Tag Archives: college

A year of lessons, a year later.

yearoflessonsheader

7/20/16.

WHAT?

I can’t believe a year ago today I finished writing A Year Of Lessons. It was absolutely one of (if not the) most transformative experiences of my life to this day. It wasn’t just a year that I lived and documented, but it was one that I created and shaped because I intentionally chose to see something special (both the good AND bad) in every single day. I learned gratitude and dedication and vulnerability and perspective and persistance and all those nights sitting on my college apartment floor at 3am after a horribly long day but still writing and hating my life finally added up to something. Looking back today, A Year Of Lessons was such a wonderful gift I granted to my future self, and hopefully to some of you all who hopped on the ride and read along.

This is exactly why I’m so in love with storytelling and words and writing and art, and sharing it with others. Because it’s a message from the past for the future. When I was unpacking my very last box from college a few weeks ago, at the top of the box was the first month of lessons from my blog printed out on paper. I read some of them and was completely shocked at the effect it had on me: I cringed at some, laughed at others, and couldn’t stop the smile on my face from spreading at most. The words on these pages were still so powerful, and reminded me what I still need to learn but also how far I’ve come. Later that day, I was editing my new podcast (https://soundcloud.com/user-986375572) (eep so excited) and something a professor said in an interview over three months ago had beautiful meaning then, but in that very moment, in my circumstances at that point in time, it moved me to tears. Stories are like time capsules. It’s a gift; a whisper and a warm smile from God saying, “You need this.” Words can move us and transform us and they transcend time and space. They’re little messages. Little signs.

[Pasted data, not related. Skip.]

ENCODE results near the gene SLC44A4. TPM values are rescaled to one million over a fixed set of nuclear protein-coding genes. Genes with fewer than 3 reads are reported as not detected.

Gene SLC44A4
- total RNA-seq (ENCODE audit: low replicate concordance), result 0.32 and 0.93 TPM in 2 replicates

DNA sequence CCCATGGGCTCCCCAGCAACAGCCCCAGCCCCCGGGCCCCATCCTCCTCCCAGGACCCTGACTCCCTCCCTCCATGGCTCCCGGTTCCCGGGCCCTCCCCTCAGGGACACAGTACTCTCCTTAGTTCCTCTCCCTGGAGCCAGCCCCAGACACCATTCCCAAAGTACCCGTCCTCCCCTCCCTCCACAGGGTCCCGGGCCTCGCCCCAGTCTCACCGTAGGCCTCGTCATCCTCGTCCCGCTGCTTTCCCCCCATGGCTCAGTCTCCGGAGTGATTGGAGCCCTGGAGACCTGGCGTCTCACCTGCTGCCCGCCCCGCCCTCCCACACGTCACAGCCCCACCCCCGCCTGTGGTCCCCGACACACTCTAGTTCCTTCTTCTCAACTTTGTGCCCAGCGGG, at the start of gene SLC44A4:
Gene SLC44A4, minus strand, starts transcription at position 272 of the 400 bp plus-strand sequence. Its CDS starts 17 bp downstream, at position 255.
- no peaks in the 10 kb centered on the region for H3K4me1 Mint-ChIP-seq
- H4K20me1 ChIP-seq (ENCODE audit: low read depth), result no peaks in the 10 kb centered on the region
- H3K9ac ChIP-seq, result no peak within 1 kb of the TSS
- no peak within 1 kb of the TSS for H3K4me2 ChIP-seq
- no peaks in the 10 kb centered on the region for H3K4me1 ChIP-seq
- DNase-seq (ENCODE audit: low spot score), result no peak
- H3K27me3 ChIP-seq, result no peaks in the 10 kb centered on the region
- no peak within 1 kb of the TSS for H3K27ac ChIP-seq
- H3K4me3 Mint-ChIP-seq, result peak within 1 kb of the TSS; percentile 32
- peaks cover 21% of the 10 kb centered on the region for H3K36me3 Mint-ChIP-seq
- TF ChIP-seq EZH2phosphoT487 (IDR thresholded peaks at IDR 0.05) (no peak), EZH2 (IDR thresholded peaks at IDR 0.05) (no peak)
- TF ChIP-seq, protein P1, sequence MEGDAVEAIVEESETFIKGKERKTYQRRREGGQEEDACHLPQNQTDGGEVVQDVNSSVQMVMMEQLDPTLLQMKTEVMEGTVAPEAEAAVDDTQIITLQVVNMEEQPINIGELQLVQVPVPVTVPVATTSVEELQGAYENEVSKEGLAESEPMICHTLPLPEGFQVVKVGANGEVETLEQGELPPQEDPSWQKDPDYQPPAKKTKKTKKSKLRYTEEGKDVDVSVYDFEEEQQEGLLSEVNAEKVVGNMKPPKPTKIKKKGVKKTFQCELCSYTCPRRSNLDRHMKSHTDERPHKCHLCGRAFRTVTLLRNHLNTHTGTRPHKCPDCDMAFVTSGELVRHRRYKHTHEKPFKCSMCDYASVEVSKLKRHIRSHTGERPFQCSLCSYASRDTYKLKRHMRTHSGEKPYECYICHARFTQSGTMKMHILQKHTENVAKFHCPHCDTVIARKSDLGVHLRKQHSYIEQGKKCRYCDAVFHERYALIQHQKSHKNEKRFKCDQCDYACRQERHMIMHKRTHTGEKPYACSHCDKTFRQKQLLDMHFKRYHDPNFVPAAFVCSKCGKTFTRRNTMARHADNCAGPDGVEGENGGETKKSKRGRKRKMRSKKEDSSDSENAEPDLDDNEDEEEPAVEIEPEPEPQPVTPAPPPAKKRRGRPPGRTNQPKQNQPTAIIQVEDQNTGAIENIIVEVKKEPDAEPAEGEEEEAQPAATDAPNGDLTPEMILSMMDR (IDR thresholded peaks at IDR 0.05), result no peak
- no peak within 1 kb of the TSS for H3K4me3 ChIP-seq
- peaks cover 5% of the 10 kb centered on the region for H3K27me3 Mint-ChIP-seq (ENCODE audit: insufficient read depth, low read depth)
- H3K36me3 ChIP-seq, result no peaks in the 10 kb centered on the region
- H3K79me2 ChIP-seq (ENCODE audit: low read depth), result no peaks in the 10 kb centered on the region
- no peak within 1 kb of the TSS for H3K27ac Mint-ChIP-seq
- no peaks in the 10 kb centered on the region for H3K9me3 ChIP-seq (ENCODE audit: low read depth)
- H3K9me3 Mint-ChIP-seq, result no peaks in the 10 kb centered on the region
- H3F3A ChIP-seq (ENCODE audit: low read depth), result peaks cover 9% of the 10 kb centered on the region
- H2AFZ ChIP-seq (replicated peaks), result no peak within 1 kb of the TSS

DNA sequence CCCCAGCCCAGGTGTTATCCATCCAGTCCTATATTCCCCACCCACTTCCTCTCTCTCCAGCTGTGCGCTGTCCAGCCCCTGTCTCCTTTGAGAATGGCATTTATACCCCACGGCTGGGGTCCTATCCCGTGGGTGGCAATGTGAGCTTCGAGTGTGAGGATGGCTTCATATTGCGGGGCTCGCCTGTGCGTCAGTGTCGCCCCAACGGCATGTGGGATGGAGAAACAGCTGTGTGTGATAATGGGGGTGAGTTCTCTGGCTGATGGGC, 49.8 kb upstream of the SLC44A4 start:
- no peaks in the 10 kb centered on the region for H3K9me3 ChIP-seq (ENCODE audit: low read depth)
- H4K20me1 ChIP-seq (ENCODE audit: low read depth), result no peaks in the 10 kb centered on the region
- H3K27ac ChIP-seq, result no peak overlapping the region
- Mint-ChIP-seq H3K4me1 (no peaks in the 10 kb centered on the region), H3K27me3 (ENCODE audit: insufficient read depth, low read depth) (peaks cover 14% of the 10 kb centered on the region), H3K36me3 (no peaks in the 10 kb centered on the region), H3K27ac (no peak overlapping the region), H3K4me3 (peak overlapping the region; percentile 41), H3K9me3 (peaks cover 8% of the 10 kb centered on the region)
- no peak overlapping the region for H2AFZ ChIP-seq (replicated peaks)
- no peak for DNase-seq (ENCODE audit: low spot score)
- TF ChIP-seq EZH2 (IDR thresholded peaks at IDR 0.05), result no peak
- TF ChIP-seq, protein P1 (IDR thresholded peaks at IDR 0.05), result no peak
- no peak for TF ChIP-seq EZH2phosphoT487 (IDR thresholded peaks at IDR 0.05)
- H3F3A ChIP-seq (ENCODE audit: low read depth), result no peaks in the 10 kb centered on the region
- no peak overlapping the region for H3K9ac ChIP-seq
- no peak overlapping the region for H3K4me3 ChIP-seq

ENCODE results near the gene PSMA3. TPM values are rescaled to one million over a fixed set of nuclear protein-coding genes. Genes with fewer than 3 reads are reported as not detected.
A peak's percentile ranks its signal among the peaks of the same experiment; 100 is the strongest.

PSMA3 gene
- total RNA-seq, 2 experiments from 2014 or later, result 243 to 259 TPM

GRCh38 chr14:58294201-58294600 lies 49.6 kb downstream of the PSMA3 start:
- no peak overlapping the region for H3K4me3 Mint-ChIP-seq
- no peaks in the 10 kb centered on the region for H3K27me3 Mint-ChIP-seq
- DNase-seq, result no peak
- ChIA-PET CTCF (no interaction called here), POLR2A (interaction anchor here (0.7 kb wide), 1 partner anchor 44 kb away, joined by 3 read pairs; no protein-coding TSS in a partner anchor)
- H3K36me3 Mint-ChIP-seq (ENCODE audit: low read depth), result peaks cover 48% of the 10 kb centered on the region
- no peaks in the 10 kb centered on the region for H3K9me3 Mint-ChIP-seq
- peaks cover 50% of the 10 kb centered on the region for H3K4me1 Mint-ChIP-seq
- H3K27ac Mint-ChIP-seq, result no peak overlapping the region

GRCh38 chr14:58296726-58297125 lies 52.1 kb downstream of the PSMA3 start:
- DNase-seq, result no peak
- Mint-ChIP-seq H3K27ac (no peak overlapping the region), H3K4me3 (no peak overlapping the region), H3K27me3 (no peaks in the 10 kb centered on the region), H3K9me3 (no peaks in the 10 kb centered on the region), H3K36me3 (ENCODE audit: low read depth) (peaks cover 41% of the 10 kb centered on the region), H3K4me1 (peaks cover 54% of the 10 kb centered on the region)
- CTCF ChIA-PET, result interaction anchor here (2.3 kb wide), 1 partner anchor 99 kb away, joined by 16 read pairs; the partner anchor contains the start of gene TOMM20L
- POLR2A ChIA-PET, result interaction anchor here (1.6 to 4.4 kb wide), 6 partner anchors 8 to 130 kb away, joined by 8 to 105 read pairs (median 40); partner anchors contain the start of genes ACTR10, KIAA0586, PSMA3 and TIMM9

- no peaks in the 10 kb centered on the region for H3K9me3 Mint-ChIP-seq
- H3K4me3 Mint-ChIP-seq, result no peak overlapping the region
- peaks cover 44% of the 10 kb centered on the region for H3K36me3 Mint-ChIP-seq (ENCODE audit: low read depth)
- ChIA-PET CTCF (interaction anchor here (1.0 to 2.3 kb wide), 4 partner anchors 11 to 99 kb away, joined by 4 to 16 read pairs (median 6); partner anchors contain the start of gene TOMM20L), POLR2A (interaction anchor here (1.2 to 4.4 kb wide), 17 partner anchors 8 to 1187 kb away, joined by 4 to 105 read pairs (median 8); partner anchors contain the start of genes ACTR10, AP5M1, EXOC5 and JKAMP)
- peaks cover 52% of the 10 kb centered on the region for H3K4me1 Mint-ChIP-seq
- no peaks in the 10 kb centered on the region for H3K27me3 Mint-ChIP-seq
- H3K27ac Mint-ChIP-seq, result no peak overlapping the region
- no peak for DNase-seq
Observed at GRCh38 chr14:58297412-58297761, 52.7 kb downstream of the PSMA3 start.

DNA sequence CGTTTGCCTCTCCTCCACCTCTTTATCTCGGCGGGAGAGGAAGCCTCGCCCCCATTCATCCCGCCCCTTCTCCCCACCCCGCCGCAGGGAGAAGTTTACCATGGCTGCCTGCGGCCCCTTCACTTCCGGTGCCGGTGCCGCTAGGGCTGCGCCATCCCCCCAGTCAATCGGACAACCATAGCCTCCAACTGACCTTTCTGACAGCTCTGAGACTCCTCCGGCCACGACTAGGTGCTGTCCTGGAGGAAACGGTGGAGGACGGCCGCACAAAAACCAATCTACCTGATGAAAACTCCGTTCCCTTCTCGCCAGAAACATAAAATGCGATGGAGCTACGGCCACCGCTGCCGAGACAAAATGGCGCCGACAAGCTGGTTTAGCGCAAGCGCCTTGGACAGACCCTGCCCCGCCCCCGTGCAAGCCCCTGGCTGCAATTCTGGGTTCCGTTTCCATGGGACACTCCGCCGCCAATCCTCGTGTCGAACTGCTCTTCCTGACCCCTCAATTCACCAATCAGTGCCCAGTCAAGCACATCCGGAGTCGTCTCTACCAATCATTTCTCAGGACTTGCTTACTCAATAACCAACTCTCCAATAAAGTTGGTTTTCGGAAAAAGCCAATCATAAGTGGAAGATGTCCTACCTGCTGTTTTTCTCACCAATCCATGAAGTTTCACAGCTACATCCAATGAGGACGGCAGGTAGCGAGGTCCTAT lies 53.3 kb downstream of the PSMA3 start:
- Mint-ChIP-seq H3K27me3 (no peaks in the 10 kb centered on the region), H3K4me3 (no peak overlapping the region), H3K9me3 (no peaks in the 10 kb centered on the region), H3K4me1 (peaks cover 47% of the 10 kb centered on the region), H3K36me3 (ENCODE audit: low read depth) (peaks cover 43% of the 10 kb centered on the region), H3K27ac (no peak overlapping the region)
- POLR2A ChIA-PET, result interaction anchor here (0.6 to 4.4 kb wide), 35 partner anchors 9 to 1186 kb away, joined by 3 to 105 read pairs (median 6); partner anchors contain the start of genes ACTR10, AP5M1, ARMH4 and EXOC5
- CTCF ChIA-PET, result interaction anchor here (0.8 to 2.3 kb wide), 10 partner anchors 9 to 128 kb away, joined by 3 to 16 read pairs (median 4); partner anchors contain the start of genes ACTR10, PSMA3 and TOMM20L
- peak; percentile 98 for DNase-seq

This blog was never just a blog to me. The writing was never just writing. The job you hold, the things you go through, the people you meet… they’re never just that. They are experiences, and they are lessons waiting to happen. At such a crucial time in my life where I’m at a crossroad beginning a new journey that i’m not 100% sure about it (I’m working in DC!!! This was not my original plan at all!!! But I’m excited!!! And scared!!! And also confused at how one metros!!!), this was the perfect reminder to be open, be excited, and to learn.

Thank you, AYOL.

And thank you to you all.

Both are forever engrained in my heart. <3

All my love,

<3

Mia (Your newest post graduate… I did it!)

To stay updated with me and my ~crazy~ life, and to hear about my future/current projects, follow me on my social media accounts!

Twitter: @yourstrulymia_

Instagram: @yourstrulymia

Tumblr: yourstrulymia

PS… something that’s square and binded together and may have a little (or a lot) to do with A Year Of Lessons may be happening sometime in the near future… stay tuned ;)

“Tell yourself you can.” A guest lesson by Kandace Florence.

Chasing your dreams can be an exciting, terrifying, and insanely complicated task.

The toughest battle I had to fight was trusting myself. You can’t be persuaded by outside opinion, whether that be friends, family, or even your significant other. This is especially true in a creative field—because chances are they won’t get it but that’s OK. You know what you want to do, so just do it.

Everyday I had to tell myself that I can be successful, no matter what anyone thinks. And after I told myself that I worked hard through the obstacles I came across.

Now that I’ve finished school, I’m like: ” WOW I ACTUALLY DID THAT!”

Even though the process was HELL and there were days I felt like I couldn’t make it to the finish line, I just had to stick with it and trust myself.

Your dreams ARE possible.

Tell yourself you can.

-Lesson by Kandace Florence-

11257868_10153456520129540_5000848313008113600_n

Kandace Florence is a recent graduate of the Fashion Institute of Merchandise and Design in Los Angeles, California. She loves and plans to work in the fashion and beauty industry.

Lesson #347: Make yourself (not) at home.

7/2/15.

Today I had the opportunity to make the easy decision, so I didn’t.